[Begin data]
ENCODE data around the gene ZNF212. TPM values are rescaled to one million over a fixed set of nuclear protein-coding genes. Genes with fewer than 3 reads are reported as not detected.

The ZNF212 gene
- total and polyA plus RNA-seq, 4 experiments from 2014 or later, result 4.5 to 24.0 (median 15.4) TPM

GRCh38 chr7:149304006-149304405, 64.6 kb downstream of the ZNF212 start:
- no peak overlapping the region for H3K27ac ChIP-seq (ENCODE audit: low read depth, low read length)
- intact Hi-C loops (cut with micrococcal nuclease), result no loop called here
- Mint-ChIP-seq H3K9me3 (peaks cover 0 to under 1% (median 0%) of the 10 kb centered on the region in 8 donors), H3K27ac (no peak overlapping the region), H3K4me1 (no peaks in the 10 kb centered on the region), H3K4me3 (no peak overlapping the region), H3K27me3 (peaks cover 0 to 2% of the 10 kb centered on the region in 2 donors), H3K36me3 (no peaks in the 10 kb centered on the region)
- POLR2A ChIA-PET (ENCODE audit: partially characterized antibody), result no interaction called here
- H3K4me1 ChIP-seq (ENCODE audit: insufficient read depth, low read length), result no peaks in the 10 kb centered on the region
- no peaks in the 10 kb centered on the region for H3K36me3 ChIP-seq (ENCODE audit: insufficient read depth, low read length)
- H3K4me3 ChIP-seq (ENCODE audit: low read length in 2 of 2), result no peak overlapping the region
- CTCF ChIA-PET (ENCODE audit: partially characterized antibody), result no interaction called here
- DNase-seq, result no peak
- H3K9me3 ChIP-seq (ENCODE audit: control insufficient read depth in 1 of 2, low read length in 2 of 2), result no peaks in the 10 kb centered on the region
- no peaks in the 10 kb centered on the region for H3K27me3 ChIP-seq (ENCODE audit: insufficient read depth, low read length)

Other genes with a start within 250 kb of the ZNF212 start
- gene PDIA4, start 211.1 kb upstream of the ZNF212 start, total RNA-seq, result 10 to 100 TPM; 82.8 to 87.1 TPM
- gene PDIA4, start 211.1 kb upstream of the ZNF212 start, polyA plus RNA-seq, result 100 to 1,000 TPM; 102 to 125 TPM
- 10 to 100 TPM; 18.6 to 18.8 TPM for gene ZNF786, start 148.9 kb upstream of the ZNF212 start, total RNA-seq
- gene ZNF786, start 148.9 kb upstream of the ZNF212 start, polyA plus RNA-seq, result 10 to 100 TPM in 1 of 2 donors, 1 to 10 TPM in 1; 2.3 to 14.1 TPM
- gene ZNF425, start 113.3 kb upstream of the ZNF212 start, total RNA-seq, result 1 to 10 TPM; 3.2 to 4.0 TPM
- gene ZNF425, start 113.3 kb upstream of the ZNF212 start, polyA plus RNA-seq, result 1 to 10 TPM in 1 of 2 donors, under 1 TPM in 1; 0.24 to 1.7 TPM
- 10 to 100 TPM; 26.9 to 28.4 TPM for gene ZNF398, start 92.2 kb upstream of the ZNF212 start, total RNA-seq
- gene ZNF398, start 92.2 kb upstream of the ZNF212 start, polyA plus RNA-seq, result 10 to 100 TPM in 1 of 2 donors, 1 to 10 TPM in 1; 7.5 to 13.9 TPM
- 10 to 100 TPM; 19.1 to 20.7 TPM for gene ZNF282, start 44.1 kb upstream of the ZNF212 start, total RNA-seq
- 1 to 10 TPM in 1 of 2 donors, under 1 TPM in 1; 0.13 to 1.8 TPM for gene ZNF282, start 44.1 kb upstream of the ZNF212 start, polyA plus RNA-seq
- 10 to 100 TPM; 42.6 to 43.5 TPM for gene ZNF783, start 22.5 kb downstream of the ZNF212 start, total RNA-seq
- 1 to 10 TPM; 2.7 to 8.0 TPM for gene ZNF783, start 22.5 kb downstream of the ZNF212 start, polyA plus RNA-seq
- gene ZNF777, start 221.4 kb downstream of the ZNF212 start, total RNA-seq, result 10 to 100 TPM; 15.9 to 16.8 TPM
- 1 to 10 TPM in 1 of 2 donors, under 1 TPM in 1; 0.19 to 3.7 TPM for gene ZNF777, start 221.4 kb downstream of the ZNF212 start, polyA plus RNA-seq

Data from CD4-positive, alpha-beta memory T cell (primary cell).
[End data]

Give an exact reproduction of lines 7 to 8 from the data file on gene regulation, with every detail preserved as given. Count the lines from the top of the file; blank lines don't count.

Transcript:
- Mint-ChIP-seq H3K9me3 (peaks cover 0 to under 1% (median 0%) of the 10 kb centered on the region in 8 donors), H3K27ac (no peak overlapping the region), H3K4me1 (no peaks in the 10 kb centered on the region), H3K4me3 (no peak overlapping the region), H3K27me3 (peaks cover 0 to 2% of the 10 kb centered on the region in 2 donors), H3K36me3 (no peaks in the 10 kb centered on the region)
- POLR2A ChIA-PET (ENCODE audit: partially characterized antibody), result no interaction called here